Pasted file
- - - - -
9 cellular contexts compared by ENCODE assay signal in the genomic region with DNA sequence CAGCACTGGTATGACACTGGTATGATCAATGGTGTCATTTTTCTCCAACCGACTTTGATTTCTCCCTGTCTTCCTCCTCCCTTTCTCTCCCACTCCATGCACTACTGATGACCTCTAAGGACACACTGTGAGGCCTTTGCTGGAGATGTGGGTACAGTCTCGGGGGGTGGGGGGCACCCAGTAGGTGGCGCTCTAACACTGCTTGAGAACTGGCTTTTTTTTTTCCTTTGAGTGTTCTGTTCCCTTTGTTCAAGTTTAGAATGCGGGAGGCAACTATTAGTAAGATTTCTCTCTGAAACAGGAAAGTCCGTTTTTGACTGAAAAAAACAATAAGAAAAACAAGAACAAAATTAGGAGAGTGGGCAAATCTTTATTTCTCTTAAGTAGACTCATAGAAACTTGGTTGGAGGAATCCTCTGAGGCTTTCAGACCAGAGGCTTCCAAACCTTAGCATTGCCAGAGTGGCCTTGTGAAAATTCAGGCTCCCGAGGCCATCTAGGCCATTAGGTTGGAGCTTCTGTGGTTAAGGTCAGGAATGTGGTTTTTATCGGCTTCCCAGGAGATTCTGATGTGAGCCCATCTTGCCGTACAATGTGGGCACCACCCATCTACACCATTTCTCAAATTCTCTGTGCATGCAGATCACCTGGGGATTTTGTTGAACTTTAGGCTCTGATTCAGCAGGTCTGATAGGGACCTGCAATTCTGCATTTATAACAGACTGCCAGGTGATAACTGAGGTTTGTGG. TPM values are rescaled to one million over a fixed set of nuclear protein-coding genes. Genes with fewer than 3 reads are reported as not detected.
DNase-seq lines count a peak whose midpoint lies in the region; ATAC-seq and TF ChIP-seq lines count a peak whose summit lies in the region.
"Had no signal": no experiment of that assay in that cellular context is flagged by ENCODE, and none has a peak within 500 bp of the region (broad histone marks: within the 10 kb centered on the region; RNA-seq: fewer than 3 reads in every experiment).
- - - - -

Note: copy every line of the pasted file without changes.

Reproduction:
9 cellular contexts compared by ENCODE assay signal in the genomic region with DNA sequence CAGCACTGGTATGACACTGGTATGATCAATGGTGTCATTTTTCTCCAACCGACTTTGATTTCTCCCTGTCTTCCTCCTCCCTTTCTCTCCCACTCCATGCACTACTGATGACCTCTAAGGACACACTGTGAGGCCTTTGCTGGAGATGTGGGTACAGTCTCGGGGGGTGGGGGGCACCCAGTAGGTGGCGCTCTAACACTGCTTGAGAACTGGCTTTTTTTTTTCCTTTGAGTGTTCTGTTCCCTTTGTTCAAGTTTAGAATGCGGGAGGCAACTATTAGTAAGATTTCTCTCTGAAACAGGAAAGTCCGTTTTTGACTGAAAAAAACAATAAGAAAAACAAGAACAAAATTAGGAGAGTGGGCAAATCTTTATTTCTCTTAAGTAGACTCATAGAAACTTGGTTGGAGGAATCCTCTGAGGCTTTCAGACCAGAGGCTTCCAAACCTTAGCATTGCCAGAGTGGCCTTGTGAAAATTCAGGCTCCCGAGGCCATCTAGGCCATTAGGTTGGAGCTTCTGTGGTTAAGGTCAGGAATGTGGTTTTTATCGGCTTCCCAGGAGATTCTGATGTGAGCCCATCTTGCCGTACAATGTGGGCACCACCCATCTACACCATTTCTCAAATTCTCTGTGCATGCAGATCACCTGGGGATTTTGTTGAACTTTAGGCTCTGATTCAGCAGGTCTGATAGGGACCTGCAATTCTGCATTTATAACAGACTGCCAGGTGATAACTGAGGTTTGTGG. TPM values are rescaled to one million over a fixed set of nuclear protein-coding genes. Genes with fewer than 3 reads are reported as not detected.
DNase-seq lines count a peak whose midpoint lies in the region; ATAC-seq and TF ChIP-seq lines count a peak whose summit lies in the region.
"Had no signal": no experiment of that assay in that cellular context is flagged by ENCODE, and none has a peak within 500 bp of the region (broad histone marks: within the 10 kb centered on the region; RNA-seq: fewer than 3 reads in every experiment).